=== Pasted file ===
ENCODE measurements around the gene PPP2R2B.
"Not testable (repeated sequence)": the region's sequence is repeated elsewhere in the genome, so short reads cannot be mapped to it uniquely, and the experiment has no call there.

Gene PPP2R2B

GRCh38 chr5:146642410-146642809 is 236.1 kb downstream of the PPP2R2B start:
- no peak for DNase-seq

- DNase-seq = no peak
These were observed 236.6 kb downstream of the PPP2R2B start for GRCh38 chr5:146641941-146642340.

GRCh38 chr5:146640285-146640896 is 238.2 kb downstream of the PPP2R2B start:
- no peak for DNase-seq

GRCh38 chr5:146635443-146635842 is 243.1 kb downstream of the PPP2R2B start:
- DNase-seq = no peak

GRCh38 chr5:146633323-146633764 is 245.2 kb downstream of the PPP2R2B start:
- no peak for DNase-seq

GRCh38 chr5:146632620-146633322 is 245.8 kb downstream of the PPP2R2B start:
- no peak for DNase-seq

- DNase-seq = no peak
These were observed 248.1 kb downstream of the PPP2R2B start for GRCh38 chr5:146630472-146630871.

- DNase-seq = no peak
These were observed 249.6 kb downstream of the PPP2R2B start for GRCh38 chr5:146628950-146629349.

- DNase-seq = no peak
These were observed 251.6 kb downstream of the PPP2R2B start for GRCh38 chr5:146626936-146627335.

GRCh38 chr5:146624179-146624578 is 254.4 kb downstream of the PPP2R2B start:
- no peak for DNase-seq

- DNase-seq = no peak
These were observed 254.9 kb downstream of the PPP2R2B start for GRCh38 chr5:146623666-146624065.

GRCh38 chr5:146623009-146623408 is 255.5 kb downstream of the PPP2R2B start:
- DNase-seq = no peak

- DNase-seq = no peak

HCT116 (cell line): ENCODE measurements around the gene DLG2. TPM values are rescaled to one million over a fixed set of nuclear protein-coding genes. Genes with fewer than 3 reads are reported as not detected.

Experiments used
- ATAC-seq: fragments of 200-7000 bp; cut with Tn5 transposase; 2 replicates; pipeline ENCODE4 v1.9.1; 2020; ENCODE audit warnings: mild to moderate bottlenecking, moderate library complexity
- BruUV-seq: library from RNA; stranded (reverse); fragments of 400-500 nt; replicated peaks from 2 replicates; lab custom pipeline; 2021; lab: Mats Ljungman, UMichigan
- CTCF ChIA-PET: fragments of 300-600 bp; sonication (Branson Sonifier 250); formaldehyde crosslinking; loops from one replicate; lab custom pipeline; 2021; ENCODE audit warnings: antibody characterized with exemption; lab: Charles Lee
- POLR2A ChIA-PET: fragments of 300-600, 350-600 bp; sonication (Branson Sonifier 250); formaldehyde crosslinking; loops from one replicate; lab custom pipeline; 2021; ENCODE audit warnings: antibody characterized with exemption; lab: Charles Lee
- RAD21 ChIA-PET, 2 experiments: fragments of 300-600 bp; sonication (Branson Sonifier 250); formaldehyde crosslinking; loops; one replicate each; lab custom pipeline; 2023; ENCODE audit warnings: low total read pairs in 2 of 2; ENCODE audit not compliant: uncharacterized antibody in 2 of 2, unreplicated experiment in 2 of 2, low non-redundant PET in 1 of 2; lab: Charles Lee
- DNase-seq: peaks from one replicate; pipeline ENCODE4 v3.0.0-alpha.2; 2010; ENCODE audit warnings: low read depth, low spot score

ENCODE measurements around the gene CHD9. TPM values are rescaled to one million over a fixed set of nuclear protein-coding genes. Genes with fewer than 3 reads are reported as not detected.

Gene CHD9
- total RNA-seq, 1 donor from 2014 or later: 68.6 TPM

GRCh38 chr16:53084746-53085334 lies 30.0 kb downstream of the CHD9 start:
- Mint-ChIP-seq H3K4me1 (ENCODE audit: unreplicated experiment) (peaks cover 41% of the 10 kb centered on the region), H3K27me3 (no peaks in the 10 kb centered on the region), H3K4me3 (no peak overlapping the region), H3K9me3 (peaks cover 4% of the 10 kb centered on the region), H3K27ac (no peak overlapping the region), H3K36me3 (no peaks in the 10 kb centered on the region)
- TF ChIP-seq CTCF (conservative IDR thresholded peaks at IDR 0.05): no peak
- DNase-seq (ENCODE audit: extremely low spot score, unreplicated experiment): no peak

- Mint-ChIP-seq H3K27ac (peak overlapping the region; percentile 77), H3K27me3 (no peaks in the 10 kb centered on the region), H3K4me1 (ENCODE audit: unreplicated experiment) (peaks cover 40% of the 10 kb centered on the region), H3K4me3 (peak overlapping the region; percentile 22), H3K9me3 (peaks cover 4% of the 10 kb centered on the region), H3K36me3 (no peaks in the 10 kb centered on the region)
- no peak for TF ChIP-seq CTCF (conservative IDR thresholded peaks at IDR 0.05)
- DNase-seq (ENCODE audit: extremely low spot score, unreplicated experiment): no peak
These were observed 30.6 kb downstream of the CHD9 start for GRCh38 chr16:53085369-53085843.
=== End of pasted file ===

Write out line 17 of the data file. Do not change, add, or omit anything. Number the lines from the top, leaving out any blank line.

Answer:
These were observed 248.1 kb downstream of the PPP2R2B start for GRCh38 chr5:146630472-146630871.